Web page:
Thursday, March 14, 2013


Obscurity of the Day: The New Bully

Richard Outcault's The New Bully is sometimes mistakenly called the first comic strip series to star an African-American, but it doesn't really have that distinction. The New Bully series began on February 13 1898, which means it trailed by a full year E.W. Kemble's The Blackberries, which is more likely to claim that title.

What The New Bully does have is a practically unique star. If you visit Stripper's Guide regularly, you are quite familiar with the common types of black characters in early newspaper comics, in pigeon-holes like the lazy man, the marble-mouth, the mammy, and the pickaninny child. However, The New Bully exhibits a black archetype that is unlike these. While the vast majority of the funnies' black characters are designed to be non-threatening to white newspaper readers, The New Bully is a violent and frightening type, something we very rarely see.

The New Bully has no fear of whites; he's amoral, violent, and has a hair-trigger temper. He brandishes a giant straight razor that he seems to have compunctions about using, and he's followed around by an attack dog at the ready. This is the black man who gives whites nightmares. He's a portrait of all the savagery that whites hope has been bred out of Africans by slavery and centuries of unremitting harsh treatment by whites. But in the backs of their minds, they know that a desire for revenge and capability for violence must burn bright, and the strong black man is a source of nightmares.

Outcault created this series for the New York World after he had already accepted a position with the New York Evening Journal. So did he offer this series to Pulitzer's World as a poison pill, or did he honestly think the public would respond positively to The New Bully?

As unlikely as it seems, the latter may be true. In 1895 a new song hit was making the rounds, titled May Irwin's Bully Song. This chilling ditty tells the story of two black men who vie for the title of being the biggest bully in town. The lyrics are racist in the extreme and horrendously violent, but if you'd like to read them, go take a look here. In 1896 the hit song was reprised by several other 'bully' songs, including one titled The New Bully. I can't make much sense of the popularity of these songs, but the fact is, they were popular. Outcault is obviously trying to ride on the coattails of this 'bully' fad. However, the big mistake he makes is veering away from the formula in the songs. In the song lyrics, the violence is black-on-black. In Outcault's series the violence, or rather the threat of it, is directed primarily at white folks. My theory is that the songs were popular because it was just fine with whites if those blacks want to carve each other into hamburger. But when the violence looks like it may be directed at whites, even if it's only a threat that is never acted upon, well, that's a horse of a different color.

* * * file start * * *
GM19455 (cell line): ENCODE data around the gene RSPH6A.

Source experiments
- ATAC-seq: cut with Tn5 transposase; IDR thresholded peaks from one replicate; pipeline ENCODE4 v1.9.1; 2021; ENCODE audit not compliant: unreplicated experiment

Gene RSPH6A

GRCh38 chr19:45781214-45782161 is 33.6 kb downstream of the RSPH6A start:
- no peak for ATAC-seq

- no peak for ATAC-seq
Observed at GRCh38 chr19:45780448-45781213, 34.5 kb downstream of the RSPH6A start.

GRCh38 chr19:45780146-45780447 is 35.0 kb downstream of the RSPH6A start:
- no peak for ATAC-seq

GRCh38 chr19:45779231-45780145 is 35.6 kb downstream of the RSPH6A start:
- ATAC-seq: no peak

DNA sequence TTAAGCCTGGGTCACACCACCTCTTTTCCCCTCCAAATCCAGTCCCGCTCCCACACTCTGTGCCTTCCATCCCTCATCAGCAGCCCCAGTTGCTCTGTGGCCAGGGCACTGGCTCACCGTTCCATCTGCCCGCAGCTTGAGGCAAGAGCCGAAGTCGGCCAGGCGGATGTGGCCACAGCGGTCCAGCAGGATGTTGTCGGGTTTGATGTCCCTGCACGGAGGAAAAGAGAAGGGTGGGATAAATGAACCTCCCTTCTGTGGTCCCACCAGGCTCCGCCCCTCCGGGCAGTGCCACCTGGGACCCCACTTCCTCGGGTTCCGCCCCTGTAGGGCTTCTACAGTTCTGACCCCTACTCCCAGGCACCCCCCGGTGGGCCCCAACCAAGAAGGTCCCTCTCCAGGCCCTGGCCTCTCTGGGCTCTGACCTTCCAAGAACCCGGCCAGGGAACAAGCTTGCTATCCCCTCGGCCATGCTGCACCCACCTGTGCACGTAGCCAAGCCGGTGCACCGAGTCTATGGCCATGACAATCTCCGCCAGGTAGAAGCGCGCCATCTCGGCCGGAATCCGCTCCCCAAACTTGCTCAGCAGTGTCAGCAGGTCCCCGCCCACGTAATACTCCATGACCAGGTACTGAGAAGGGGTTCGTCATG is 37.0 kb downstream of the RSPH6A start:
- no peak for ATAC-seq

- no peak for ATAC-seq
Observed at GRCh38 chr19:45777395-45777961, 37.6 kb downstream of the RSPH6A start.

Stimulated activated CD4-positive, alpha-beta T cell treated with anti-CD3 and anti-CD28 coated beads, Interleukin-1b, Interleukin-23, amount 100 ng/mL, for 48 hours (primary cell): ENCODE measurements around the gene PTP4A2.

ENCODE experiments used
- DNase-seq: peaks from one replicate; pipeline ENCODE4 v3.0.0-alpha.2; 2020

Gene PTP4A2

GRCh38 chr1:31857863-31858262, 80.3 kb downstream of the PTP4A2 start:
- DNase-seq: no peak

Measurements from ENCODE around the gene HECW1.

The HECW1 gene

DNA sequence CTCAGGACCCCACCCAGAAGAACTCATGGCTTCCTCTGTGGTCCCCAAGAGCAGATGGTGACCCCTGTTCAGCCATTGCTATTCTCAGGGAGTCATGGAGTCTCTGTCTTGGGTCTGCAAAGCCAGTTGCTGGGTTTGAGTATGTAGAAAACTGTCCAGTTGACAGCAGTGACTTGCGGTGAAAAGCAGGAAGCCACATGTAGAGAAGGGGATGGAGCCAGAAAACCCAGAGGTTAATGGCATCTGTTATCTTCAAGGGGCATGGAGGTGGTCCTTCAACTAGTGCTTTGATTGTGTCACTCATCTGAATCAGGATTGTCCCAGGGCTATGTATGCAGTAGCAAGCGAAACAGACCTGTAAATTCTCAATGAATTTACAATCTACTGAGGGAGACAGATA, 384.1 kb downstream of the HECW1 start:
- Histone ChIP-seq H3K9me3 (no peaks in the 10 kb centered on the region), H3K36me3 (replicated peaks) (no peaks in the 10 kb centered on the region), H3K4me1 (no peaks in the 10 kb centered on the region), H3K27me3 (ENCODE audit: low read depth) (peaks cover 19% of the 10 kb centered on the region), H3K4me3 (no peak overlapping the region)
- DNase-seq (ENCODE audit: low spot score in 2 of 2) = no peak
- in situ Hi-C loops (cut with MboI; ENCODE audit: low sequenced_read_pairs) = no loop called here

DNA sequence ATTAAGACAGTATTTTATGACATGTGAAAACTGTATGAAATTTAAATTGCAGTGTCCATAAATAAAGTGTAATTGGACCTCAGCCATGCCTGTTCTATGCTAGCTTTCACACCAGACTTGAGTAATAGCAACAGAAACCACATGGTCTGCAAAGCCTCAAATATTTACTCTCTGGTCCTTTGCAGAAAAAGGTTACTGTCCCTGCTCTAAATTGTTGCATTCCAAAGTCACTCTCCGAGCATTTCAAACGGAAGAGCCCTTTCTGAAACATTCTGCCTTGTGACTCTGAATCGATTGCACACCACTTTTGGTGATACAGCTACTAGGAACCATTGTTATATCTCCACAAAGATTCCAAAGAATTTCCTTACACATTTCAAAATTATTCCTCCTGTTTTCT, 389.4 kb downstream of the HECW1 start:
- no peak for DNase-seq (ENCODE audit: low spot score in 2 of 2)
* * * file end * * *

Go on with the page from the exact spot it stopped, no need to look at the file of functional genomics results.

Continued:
Outcault's series, not surprisingly, was short-lived. It ran from February 13 to April 17 1898. When he next returned to the realm of black children in 1900, he went with a more traditional stereotype -- an unthreatening and downright cherubic pickaninny -- in Pore Li'l Mose.

Thanks to Cole Johnson for the scans!


The taste for this sort of thing must have lasted quite a while. Among my 78 RPM records I have 1940s recordings by Phil Harris's swing band of two "black people carve each other up" songs: "The Darktown Poker Club" and "George Washington Abraham Lincoln Ulysses S. Robert E. Lee." I assume they were covers of much older songs. They were played for laughs. Though racial epithets and Amos 'n' Andy dialect were removed, there's no question who Harris is talking about.

Perhaps envy was part the genre's appeal. The imaginary wicked world of free-spirited people with high passions and loose morals may have provided vicarious thrills to "respectable" white audiences.
Allan, ever hear of Goldtiger? Joakim Gunnarsson posted about it on his blog.
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